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Zigzag and Breakup Instabilities of Stripes and Rings in the Two-Dimensional Gray–Scott Model

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Two different types of instabilities of equilibrium stripe and ring solutions are studied for the singularly perturbed two-component Gray–Scott (GS) model in a two-dimensional domain. The analysis is performed in the semi-strong interaction limit where the ratio O(−2) of the two diffusion coefficients is asymptotically large. For → 0 , an equilibrium stripe solution is constructed where the singularly perturbed component concentrates along the mid-line of a rectangular domain. An equilibrium ring solution occurs when this component concentrates on some circle that lies concentrically within a circular cylindrical domain. For both the stripe and the ring, the spectrum of the linearized problem is studied with respect to transverse (zigzag) and varicose (breakup) instabilities. Zigzag instabilities are associated with eigenvalues that are asymptotically small as → 0 . Breakup instabilities, associated with eigenvalues that are O(1) as → 0 , are shown to lead to the disintegration of a stripe or a ring into spots. For both the stripe and the ring, a combination of asymptotic and numerical methods are used to determine precise instability bands of wavenumbers for both types of instabilities. The instability bands depend on the relative magnitude, with respect to , of a nondimensional feed-rate parameter A of the GS model. Both the high feed-rate regime A=O(1) , where self-replication phenomena occurs, and the intermediate regime O(1/2) ≪AO(1) are studied. In both regimes, it is shown that the instability bands for zigzag and breakup instabilities overlap, but that a zigzag instability is always accompanied by a breakup instability. The stability results are confirmed by full numerical simulations. Finally, in the weak interaction regime, where both components of the GS model are singularly perturbed, it is shown from a numerical computation of an eigenvalue problem that there is a parameter set where a zigzag instability can occur with no breakup instability. From full-scale numerical computations of the GS, it is shown that this instability leads to a large-scale labyrinthine pattern.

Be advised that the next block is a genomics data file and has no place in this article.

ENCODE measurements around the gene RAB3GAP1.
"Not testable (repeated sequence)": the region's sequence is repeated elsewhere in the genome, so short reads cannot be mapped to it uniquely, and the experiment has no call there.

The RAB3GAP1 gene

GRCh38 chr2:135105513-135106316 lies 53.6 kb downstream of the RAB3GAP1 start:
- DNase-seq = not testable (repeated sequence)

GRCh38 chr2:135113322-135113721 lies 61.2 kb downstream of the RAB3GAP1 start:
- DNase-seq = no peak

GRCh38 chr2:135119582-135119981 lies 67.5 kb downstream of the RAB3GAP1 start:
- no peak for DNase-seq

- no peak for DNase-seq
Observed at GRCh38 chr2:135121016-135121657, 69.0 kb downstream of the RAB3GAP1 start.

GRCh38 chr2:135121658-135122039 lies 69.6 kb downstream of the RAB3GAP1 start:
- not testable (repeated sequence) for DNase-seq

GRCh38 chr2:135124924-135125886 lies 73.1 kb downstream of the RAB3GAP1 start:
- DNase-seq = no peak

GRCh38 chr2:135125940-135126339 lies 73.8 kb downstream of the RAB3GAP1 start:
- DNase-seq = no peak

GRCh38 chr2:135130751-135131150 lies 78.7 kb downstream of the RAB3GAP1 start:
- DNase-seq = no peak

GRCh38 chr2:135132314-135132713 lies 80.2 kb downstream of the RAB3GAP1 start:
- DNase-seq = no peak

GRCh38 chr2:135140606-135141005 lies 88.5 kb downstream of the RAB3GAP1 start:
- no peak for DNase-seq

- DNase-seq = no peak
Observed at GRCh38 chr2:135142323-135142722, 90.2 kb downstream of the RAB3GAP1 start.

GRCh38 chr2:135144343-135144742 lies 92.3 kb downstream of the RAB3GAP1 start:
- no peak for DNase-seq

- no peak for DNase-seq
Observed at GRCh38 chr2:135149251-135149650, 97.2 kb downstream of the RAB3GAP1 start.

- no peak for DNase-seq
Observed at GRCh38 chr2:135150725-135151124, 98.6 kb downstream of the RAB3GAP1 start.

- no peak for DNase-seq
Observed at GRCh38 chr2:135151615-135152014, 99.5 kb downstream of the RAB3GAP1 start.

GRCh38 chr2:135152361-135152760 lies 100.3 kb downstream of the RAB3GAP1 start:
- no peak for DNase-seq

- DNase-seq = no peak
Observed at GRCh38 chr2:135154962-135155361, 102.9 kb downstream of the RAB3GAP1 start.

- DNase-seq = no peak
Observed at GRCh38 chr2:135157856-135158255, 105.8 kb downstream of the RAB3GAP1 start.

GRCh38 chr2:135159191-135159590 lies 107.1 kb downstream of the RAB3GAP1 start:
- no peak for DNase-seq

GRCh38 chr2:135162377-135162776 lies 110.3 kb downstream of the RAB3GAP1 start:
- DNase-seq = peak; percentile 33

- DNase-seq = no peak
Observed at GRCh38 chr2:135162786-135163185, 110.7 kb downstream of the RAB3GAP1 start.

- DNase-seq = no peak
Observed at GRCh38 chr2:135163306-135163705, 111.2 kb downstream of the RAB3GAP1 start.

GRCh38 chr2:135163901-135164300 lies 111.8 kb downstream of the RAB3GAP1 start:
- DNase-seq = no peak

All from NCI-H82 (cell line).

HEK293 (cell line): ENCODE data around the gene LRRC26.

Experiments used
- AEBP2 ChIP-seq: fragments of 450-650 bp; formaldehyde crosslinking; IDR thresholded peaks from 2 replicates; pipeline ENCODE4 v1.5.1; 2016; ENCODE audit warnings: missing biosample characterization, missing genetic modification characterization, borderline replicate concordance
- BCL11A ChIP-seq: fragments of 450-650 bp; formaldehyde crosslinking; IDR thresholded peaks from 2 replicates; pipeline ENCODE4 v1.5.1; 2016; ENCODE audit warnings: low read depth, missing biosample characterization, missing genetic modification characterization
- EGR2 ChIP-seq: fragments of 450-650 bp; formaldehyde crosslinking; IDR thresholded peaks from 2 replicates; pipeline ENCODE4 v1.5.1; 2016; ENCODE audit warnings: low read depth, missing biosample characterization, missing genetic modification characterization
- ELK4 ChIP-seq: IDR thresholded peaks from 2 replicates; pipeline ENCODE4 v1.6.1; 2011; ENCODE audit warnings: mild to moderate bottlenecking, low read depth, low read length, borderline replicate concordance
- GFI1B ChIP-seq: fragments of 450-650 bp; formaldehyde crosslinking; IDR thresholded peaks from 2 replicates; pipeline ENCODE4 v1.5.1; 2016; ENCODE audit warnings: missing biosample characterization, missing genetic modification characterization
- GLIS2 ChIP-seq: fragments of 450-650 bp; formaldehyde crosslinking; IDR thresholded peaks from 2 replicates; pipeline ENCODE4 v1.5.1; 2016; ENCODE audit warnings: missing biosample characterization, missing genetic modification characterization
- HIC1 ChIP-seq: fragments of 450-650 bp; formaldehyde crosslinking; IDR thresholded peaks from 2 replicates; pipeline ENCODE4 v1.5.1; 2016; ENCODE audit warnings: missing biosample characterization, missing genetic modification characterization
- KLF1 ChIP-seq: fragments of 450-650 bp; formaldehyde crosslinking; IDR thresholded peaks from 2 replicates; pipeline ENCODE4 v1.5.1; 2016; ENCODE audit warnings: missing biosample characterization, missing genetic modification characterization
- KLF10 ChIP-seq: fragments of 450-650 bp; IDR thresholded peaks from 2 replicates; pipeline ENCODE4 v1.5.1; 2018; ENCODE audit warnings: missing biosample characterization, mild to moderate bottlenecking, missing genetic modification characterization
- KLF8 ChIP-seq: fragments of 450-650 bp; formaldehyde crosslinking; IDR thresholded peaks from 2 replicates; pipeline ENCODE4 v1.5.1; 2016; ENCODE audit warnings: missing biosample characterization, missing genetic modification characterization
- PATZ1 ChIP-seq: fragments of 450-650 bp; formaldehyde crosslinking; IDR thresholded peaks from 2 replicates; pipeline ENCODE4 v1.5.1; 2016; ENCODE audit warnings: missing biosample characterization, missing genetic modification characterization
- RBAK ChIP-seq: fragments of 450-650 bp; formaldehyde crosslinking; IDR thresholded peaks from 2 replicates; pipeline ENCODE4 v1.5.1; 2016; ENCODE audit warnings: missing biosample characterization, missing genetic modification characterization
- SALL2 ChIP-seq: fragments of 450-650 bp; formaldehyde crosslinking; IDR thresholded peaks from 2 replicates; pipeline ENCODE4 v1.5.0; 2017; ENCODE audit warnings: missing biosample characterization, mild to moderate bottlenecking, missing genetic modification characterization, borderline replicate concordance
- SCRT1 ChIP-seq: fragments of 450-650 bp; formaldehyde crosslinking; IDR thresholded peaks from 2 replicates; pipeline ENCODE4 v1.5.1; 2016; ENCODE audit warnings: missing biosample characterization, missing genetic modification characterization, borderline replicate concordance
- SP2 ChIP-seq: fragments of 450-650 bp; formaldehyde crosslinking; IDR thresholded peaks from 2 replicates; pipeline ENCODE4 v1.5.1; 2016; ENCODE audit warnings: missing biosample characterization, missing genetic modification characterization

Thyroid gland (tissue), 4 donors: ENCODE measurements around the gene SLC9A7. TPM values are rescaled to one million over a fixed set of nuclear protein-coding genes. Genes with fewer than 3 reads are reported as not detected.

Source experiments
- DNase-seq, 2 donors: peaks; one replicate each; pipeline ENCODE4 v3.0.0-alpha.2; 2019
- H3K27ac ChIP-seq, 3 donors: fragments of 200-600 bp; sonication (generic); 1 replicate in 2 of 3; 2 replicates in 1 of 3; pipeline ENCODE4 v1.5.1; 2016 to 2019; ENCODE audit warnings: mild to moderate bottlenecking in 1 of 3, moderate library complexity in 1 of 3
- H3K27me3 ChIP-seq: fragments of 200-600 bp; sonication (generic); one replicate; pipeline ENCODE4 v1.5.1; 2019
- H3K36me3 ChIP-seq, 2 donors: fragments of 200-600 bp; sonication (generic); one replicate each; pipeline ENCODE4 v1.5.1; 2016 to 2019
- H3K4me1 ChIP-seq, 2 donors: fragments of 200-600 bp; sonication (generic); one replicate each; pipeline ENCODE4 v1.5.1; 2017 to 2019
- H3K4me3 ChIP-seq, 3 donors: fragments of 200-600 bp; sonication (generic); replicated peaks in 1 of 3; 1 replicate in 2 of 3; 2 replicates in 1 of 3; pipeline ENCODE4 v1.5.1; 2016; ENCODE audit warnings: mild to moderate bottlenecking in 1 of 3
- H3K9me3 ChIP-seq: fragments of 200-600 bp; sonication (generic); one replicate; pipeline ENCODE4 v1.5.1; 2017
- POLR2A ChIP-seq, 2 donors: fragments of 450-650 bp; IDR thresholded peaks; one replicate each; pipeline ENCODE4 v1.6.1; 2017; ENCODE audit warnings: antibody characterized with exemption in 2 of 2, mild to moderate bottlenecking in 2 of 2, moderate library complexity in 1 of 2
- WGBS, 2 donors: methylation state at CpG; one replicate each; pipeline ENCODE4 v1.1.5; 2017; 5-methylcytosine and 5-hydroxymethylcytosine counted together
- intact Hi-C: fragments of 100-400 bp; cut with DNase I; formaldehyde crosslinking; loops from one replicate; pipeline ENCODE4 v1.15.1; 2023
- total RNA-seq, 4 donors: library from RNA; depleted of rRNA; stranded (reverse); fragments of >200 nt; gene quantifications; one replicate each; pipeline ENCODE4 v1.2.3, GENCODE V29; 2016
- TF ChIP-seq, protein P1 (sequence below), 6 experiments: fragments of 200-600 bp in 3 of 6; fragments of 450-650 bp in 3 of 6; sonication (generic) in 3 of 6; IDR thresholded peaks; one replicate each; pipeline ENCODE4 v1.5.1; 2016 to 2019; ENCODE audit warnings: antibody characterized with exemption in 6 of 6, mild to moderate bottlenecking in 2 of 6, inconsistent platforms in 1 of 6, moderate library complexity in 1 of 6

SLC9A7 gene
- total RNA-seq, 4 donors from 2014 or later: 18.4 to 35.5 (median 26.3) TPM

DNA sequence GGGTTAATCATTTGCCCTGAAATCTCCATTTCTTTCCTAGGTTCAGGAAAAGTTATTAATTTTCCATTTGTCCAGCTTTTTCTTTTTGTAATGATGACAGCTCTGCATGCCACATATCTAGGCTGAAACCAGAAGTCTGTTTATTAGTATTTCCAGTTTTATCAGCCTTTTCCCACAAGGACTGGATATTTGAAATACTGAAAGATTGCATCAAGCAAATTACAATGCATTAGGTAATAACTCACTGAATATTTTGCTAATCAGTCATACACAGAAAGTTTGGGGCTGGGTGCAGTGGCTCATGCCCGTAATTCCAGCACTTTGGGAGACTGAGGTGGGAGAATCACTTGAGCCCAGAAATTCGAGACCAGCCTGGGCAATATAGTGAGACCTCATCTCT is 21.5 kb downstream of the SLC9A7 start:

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Document Type: Research Article

Affiliations: 1: University of British Columbia 2: Chinese University of Hong Kong

Publication date: January 1, 2006

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